Temple of Juturna in Largo di Torre Argentina, Rome.
Temple of Juturna in Largo di Torre Argentina, Rome.

In the myth and religion of ancient Rome, Juturna, or Diuturna,[1] was a goddess of fountains, wells and springs, and the mother of Fontus by Janus.[2]

Mythology

Juturna was an ancient Latin deity of fountains,[3] who in some myths was turned by Jupiter into a water nymph – a Naiad – and given by him a sacred well in Lavinium, Latium,[4] as well as another one near the temple to Vesta in the Forum Romanum. The pool next to the second well was called Lacus Juturnae. A local water nymph or river-god generally presides over a single body of water, but Juturna has broader powers which probably reflect her original importance in Latium, where she had temples in Rome and Lavinium, a cult of healthful waters at Ardea, and the fountain/well next to the lake in the Roman forum. It was here in Roman legend that the deities Castor and Pollux watered their horses after bringing news of the Roman victory at the Battle of Lake Regillus in 496 BC (Valerius Maximus, I.8.1; Plutarch, Life of Aemilius Paulus, 25.2, Life of Coriolanus, 3.4).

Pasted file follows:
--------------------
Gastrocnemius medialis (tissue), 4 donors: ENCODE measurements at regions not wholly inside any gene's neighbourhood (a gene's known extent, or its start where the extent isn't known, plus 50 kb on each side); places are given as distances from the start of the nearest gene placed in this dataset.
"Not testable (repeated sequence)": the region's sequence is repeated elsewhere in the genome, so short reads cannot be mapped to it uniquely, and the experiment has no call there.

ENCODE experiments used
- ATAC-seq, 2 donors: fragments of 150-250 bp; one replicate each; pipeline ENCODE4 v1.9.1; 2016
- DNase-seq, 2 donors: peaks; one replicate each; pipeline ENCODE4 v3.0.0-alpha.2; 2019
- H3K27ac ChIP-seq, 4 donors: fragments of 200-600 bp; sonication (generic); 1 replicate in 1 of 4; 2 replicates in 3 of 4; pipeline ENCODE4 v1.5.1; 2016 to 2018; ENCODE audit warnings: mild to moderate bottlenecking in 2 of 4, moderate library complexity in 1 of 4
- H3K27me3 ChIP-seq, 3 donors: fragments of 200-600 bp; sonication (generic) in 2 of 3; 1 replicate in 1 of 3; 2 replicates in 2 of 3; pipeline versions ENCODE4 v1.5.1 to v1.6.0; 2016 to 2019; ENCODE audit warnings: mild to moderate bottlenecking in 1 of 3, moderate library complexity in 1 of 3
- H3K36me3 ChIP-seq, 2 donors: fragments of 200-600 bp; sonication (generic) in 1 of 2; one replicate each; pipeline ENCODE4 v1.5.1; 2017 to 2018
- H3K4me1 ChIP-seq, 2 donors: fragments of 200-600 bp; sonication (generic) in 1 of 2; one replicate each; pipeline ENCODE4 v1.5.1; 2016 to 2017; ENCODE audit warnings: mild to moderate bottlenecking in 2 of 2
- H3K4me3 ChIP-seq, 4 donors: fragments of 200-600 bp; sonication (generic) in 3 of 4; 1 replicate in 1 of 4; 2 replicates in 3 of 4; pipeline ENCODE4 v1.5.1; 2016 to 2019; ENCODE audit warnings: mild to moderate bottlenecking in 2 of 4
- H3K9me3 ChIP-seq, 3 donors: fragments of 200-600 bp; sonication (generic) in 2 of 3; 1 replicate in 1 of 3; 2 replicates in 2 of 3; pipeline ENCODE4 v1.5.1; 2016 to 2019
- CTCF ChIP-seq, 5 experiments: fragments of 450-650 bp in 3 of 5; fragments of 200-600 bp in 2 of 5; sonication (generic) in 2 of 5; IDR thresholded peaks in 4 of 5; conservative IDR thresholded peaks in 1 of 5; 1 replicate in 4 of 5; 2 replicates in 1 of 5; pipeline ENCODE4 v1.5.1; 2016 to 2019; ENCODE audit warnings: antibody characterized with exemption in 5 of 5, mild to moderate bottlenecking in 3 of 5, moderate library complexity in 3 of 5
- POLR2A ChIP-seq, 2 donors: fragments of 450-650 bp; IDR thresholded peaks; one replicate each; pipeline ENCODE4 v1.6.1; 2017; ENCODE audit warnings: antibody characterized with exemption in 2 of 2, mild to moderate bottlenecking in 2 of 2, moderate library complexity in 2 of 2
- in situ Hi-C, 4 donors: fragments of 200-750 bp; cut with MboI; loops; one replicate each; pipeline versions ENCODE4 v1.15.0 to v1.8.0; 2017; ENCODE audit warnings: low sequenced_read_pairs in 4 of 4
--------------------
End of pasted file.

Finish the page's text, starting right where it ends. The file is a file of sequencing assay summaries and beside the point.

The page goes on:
In literature

Cult

Holloway has argued that the goddess shown carrying a winged helmet on early Roman coinage is Juturna, but her iconography is largely unknown. A later altar relief from the Temple of Castor and Pollux in the Roman Forum may depict her. A Roman festival was held in her honor on January 11, when she was given sacrifices and honored by the fontani (the men who maintained the fountains and aqueducts of Rome).[7]

Honours

Juturna Lake in Antarctica is named after the deity.

References

  1. ^ F Guirand ed, New Larousse Encyclopedia of Mythology (London 1968) p. 210
  2. ^ Chisholm, Hugh, ed. (1911). "Juturna" . Encyclopædia Britannica (11th ed.). Cambridge University Press.
  3. ^ J E Sandys, A Dictionary of Classical Antiquities (London 1892) p. 340
  4. ^ J E Sandys, A Dictionary of Classical Antiquities (London 1892) p. 340
  5. ^ Virgil, Aeneid (Penguin 1990) p. 384 and 396 (Aen. 12.638-44 and 1059-61)
  6. ^ A Chiu, Ovid’s Women of the Year (2016) p. 88-90
  7. ^ F Guirand ed, New Larousse Encyclopedia of Mythology (London 1968) p. 210

Further reading